## 2.4 Limits on the Side

Think about the function,
_
f(x) = Öx

In the real numbers we can only
define it for
` x ³ 0`. This is illustrated in the graph.
Notice that no function is graphed to the left of zero.
But what about the behavior of this function *at* zero? We
do define
` Ö0 = 0`. But does this function have
a limit at
` x = 0`? From our previous discussions, we would say
that we have a limit at
` x = 0 ` if, as `x` gets close to zero,
`Öx` gets close to the limit, which, in this case, we would
like to believe is zero as well. But isn't `-0.0000001` close
to zero? The problem is, `-0.0000001` is negative, and
`Öx` is undefined for
` x < 0`. With this function, `x` can
only get close to zero from the positive side. And so we define a
special one-sided limit, which we annotate as:

_
lim Öx = 0 eq. 2.4-1
x ~~ ~~> 0^{+}

In contract form, this means that for any
` e > 0 ` you might choose, no matter how
small, I can find a
` d > 0 ` small enough that
_
|Öx - 0| £ e eq. 2.4-2

whenever ` 0 < x - 0 £ d`. Notice that we have
removed the absolute value sign and resticted the difference to being
positive in the "whenever" clause of the contract.
And in general, what we mean by (which is spoken as, "the limit of `f(x)`
as `x` goes toward `a` from above.")

lim f(x) = L eq. 2.4-3
x ~~ ~~> a^{+}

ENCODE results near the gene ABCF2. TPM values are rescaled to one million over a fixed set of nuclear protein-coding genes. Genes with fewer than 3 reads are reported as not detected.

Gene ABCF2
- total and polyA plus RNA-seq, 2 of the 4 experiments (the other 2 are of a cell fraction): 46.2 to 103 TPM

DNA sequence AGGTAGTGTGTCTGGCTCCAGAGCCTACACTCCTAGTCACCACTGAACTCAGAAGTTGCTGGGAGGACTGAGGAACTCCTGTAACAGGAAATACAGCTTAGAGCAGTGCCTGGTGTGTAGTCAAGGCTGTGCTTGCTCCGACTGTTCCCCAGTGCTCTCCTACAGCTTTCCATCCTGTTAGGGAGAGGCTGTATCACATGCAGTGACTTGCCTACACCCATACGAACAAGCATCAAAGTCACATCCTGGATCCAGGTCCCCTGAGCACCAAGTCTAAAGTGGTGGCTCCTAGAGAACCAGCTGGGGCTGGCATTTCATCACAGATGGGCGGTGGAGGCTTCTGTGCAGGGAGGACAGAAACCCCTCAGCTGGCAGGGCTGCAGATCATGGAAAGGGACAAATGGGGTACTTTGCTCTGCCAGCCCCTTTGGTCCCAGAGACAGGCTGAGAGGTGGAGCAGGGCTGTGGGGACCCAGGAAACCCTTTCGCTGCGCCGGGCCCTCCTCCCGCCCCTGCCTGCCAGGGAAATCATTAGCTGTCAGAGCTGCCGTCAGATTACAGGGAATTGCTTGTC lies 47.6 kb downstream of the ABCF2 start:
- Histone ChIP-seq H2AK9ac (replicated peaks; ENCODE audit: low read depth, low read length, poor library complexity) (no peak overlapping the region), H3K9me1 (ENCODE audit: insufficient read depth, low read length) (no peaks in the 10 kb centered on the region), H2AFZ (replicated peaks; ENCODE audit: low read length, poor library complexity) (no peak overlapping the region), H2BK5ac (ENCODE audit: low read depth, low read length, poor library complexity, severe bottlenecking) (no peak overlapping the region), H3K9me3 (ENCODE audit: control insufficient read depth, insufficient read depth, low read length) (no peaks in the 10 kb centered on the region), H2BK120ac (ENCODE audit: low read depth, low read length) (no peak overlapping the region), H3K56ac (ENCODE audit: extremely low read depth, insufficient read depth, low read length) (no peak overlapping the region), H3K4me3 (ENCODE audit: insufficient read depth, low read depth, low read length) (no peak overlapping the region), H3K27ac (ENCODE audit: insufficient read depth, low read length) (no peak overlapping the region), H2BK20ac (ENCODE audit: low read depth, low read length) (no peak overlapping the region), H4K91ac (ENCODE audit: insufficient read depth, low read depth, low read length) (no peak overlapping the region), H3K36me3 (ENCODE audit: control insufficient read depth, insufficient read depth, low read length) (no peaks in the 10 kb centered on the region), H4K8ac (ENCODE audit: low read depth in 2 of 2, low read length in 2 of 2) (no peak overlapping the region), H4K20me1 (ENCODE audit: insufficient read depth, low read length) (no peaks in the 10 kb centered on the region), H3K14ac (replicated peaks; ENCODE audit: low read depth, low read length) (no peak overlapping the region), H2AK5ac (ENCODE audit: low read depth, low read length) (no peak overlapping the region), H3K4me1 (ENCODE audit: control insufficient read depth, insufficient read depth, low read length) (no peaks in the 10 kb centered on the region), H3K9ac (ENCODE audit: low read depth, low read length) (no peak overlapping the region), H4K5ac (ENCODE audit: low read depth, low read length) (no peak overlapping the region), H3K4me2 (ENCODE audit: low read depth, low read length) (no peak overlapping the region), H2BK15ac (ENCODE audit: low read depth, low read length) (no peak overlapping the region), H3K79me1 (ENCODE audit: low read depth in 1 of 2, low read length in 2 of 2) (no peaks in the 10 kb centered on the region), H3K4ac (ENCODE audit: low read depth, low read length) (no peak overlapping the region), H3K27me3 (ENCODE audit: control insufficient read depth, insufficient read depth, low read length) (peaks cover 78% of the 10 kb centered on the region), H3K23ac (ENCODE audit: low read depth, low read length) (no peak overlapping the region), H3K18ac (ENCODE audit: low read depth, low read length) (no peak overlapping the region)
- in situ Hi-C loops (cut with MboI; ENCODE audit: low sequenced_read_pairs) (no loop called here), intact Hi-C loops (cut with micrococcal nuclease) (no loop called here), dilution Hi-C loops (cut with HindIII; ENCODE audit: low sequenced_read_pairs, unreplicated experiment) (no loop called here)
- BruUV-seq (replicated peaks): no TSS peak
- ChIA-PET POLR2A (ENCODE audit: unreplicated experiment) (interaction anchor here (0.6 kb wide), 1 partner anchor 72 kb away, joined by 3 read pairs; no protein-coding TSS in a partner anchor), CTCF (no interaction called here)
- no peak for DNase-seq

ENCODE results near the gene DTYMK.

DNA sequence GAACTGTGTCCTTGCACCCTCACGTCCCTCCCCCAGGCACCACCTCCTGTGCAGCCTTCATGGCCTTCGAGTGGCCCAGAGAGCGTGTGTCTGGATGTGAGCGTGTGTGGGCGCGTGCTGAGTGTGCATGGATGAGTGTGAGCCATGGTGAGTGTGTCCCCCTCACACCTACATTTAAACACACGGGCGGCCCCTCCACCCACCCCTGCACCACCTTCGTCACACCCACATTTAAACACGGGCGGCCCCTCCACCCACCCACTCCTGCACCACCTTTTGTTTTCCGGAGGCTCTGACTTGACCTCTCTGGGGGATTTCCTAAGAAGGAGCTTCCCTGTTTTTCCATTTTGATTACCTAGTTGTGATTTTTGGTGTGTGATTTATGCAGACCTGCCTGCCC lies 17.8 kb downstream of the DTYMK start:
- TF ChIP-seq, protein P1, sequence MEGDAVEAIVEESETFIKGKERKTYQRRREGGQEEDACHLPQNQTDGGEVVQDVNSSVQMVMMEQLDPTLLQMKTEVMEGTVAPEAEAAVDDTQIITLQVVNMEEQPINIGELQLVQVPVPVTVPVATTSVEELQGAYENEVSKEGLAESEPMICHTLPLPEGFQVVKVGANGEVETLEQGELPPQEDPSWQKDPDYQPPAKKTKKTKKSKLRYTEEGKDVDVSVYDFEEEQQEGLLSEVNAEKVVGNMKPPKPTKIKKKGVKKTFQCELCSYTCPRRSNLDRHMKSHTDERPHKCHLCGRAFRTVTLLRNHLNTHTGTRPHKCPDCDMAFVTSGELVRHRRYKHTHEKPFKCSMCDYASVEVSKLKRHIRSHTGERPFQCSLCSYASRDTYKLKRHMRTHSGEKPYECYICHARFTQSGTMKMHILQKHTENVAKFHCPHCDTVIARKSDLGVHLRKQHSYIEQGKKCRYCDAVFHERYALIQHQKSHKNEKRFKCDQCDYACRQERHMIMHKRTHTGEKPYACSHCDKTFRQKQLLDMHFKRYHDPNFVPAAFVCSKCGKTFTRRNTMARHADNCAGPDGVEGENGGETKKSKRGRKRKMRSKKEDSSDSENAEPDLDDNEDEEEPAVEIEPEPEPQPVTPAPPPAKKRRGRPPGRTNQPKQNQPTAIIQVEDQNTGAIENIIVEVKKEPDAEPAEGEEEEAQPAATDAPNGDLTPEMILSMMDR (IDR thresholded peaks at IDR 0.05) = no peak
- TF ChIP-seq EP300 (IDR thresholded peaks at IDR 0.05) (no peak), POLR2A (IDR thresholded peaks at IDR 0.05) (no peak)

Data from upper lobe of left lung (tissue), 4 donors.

is the following contract: for any
` e > 0 ` you might name, no matter how small, I can
find a ` d > 0` small enough that
|f(x) - L| £ e eq. 2.4-4

whenever ` 0 < x - a £ d`. Note that this
definition allows that `x` approach `a` only for values
for which ` x > a`. This is in contrast to a
standard limit in which `x` can approach `a` from either
side and arrive at the *same* limit either way.
Of course, by symmetry, we might have another case in which we would like
to approach the limit from below. So what we mean by (which is spoken as, "the limit of `f(x)`
as `x` goes toward `a` from below.")

lim f(x) = L eq. 2.4-5
x ~~ ~~> a^{-}

is the following contract: for any
` e > 0 ` you might name, no matter how small, I can
find a ` d > 0 ` small enough that
|f(x) - L| £ e eq. 2.4-6

whenever ` 0 < a - x £ d`. Notice that the
only difference between this contract and the one in 2.4-4 is that we
have turned the difference between `x` and `a` around in
the "whenever" clause. And that resticts the contract to values of `x`
that are *less than* `a`.

### Exercise

Prove that 2.4-1 is true using the contract in 2.4-2.